Me: You now manage the band who won TML last year, did it just feel like a natural progression for you?
SM: Last year’s acts were so amazing and the top 4 were all just so brilliant. It all, in the end, comes down to how the audience feel and who they have been impressed by. I was impressed by all of them but I, like the audience, was particularly impressed by Nimmo & The Gauntletts. They are so fresh and raw and so now. Their songs excite and recharge you. They are amazing people as well and a joy to work with. It was sort of like asking them out on a date and they said they had been wanting to ask me too……so now we have a relationship…….in the music sense!


Me: What about your own band? Do they feel hard done by watching you get other bandstop slots at big UK Festivals?
SM: No not at all. The Scenes are totally behind TML. They have been to the nights and think the quality of acts is amazing. We are making our own way. By being in the band I can empathise with all the acts I deal with. I am aware of all the everyday problems they come up against and it seems to work well.

Me: Do you miss performing or do you prefer the business side?
SM: I used to dread performing but now I love it. The keyboard player in my band and I are actually self recording our EP so I am also involved in the recording and mixing side of things which I find very rewarding. I don’t really see TML as a business, just something that I am totally involved in and committed to. Both are very exciting in their own way. Obviouslyperforming is all eyes on you which I can cope with better now but with TML I am behind the scenes and making the cogs churn and I like to see it all working and coming together which it has so far.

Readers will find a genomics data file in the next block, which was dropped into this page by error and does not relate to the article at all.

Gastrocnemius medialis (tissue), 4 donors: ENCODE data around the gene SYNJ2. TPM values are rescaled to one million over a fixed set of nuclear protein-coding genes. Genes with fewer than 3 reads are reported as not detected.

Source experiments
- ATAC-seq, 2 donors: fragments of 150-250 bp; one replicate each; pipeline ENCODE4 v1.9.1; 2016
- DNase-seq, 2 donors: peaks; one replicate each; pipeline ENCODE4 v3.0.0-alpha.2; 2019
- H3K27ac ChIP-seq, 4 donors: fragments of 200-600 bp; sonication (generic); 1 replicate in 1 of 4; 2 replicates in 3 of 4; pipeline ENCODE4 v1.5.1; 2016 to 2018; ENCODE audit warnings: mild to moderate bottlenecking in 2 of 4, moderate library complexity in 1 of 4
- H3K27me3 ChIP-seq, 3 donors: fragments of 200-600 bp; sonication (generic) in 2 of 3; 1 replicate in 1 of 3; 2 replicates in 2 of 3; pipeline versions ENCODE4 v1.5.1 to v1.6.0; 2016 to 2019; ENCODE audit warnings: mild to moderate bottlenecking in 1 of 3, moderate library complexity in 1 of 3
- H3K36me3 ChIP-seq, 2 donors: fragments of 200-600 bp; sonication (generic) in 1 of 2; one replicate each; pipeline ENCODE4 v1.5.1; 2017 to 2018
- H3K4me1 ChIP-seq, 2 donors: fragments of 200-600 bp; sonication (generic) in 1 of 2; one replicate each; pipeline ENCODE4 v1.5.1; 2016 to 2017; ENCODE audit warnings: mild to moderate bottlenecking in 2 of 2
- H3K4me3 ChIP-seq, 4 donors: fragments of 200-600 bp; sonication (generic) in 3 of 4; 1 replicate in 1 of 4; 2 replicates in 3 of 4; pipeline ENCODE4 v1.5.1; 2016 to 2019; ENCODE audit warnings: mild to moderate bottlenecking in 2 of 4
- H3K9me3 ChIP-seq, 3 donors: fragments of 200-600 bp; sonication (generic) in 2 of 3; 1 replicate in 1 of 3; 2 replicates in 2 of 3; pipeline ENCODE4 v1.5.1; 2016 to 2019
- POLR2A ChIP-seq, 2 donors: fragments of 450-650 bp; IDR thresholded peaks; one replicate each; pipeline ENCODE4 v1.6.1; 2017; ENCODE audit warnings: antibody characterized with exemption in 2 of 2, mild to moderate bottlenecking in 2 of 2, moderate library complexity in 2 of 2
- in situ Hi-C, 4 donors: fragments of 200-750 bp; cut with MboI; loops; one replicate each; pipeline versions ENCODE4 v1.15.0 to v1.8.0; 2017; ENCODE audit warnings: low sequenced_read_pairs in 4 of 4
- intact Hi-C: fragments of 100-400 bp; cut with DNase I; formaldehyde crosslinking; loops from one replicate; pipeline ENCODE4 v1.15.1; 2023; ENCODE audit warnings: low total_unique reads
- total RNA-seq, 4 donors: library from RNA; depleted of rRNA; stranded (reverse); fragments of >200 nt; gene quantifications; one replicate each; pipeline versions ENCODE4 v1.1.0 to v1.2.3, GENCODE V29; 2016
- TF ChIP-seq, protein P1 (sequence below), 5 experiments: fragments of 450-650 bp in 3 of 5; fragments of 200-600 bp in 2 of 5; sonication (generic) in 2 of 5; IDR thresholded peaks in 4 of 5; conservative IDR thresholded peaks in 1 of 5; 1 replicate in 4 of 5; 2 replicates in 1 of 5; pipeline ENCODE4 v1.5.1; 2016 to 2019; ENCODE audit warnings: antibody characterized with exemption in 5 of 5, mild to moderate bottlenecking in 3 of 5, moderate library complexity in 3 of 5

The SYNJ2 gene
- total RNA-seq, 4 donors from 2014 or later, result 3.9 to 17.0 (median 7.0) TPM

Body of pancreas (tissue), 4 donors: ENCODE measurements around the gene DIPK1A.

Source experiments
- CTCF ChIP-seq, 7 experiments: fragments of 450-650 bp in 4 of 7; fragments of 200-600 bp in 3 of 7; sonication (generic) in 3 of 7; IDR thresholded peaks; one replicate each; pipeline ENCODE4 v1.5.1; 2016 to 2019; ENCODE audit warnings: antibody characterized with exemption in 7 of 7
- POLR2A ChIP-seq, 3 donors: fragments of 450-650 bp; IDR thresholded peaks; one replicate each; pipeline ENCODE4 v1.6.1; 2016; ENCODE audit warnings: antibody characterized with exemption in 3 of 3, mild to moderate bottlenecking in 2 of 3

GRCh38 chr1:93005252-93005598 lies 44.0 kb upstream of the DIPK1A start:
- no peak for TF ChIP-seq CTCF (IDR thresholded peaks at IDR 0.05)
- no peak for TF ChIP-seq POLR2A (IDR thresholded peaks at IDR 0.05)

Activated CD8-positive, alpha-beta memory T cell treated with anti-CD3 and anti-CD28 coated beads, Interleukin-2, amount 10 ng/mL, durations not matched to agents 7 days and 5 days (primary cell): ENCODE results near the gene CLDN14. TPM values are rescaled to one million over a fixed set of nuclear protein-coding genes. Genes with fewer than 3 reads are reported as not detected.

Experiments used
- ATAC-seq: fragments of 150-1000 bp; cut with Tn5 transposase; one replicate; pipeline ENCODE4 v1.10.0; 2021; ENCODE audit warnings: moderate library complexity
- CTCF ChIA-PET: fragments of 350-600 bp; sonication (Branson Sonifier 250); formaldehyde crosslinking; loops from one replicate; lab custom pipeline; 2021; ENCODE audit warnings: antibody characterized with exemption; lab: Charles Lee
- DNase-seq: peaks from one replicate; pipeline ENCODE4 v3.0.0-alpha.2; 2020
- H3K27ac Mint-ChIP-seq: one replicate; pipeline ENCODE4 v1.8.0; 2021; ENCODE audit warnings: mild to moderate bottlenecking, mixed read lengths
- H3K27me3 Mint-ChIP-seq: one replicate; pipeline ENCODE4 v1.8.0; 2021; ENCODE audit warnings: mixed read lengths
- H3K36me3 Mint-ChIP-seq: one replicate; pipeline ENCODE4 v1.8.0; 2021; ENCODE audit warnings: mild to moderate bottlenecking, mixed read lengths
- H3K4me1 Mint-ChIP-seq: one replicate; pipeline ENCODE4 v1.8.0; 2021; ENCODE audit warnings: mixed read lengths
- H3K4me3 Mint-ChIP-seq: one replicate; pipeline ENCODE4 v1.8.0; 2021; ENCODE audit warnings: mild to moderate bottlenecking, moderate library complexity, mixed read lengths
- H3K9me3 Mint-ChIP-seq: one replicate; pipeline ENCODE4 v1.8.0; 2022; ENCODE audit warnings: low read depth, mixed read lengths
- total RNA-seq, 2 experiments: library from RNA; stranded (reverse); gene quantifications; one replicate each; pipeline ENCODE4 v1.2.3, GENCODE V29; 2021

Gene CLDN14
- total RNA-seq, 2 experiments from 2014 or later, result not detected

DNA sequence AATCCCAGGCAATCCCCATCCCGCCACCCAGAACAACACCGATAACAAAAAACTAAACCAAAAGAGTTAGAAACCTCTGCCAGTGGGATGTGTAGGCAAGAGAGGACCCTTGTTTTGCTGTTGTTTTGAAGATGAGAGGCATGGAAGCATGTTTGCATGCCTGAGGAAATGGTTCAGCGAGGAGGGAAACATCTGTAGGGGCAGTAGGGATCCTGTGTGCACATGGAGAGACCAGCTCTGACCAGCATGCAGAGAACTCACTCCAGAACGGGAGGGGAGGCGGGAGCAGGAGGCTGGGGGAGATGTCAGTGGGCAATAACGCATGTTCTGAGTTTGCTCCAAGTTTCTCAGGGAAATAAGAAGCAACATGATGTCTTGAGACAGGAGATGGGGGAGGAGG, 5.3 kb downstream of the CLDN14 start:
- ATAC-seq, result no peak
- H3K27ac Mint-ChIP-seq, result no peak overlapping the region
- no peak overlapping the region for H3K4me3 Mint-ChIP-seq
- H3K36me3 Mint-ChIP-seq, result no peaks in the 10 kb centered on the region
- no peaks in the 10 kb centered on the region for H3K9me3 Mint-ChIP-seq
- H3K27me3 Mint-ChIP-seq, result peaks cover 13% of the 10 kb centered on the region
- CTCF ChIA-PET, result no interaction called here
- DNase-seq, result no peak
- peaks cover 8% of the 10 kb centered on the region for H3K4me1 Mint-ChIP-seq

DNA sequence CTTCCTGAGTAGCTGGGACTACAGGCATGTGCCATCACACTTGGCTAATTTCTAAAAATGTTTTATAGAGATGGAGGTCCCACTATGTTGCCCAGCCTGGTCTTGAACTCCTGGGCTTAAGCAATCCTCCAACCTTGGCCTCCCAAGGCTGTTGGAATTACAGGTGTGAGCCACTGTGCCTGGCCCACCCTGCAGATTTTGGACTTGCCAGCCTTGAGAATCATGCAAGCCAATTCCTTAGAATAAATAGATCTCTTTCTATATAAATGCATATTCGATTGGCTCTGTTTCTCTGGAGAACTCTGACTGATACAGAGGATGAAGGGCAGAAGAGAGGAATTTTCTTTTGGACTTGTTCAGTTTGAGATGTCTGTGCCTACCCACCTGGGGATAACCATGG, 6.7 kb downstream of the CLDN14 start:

Me: The music industry is pretty male dominated, have you found it tough to be taken seriously?
SM: Not really. You come across the odd patronising person but then I just steer clear of that. I think some people who work in the industry can be unnecessarily short and unhelpful but generally my experience has been pretty good. I think if you are honest and cut to the chase there should be no one that has anything bad to say about that. In my experience I have dealt with as many women during this process as I have men so that is always positive. With something like TML there is always the chance that people will lump it in withother vaguely similar things but I feel TML is different and offers a lot more when it comesto getting exposure. It becomes a little family for those who have been part of it. I am still in communication with all the acts that have been in past TML nights, offering them gigs or the like that I feel they are suited to.

Me: What are you looking for from the bands this year who want to sign up to TML?
SM: Well we accept any genre of music, bands, solo artists and groups so you don’t haveto fit any criteria when it comes to that, you just have to be unsigned. It is mainly acts from London we would be looking at although we do allow acts from in and around London. We are just looking for great music. Great songs. Great live performers. Something that will capture people’s interest. Acts who thrive on performing live. Ultimately if you are a great musician with great songs our doors are open.

Me: When does the competition start?
SM: It all kicks off tomorrow, May 5th, with our first four acts – check out our Facebook event (

To find out more about The Music League or the bands taking part this year visit